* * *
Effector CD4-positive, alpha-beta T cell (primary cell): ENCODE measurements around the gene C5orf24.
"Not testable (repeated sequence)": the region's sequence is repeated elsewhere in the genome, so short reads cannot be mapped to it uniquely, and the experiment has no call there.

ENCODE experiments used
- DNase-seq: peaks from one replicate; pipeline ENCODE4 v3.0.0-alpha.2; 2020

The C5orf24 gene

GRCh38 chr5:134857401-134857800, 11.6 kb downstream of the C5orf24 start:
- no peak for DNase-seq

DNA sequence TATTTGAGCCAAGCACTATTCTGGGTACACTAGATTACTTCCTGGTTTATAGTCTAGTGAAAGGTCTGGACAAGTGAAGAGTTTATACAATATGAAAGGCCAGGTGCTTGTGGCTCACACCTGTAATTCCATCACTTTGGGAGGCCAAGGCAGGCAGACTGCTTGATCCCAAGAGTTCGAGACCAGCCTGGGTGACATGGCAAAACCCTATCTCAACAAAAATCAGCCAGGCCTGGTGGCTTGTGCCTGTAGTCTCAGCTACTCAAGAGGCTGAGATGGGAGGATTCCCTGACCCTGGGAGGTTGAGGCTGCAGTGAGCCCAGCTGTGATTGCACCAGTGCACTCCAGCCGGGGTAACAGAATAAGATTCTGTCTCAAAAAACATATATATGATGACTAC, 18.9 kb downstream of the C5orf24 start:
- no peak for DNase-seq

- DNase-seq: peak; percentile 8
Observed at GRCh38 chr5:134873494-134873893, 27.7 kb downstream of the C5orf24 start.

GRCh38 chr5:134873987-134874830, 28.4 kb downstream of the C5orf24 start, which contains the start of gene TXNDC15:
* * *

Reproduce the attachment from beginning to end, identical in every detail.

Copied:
Effector CD4-positive, alpha-beta T cell (primary cell): ENCODE measurements around the gene C5orf24.
"Not testable (repeated sequence)": the region's sequence is repeated elsewhere in the genome, so short reads cannot be mapped to it uniquely, and the experiment has no call there.

ENCODE experiments used
- DNase-seq: peaks from one replicate; pipeline ENCODE4 v3.0.0-alpha.2; 2020

The C5orf24 gene

GRCh38 chr5:134857401-134857800, 11.6 kb downstream of the C5orf24 start:
- no peak for DNase-seq

DNA sequence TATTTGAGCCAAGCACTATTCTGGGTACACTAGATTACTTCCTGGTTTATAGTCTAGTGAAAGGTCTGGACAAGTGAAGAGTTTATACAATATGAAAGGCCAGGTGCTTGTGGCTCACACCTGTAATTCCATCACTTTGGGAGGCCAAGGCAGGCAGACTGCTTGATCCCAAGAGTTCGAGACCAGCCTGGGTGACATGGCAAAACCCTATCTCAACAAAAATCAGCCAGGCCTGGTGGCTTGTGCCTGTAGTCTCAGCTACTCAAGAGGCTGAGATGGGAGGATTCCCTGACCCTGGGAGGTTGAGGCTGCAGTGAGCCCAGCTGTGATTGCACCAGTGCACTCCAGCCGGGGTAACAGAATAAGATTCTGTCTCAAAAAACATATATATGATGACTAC, 18.9 kb downstream of the C5orf24 start:
- no peak for DNase-seq

- DNase-seq: peak; percentile 8
Observed at GRCh38 chr5:134873494-134873893, 27.7 kb downstream of the C5orf24 start.

GRCh38 chr5:134873987-134874830, 28.4 kb downstream of the C5orf24 start, which contains the start of gene TXNDC15: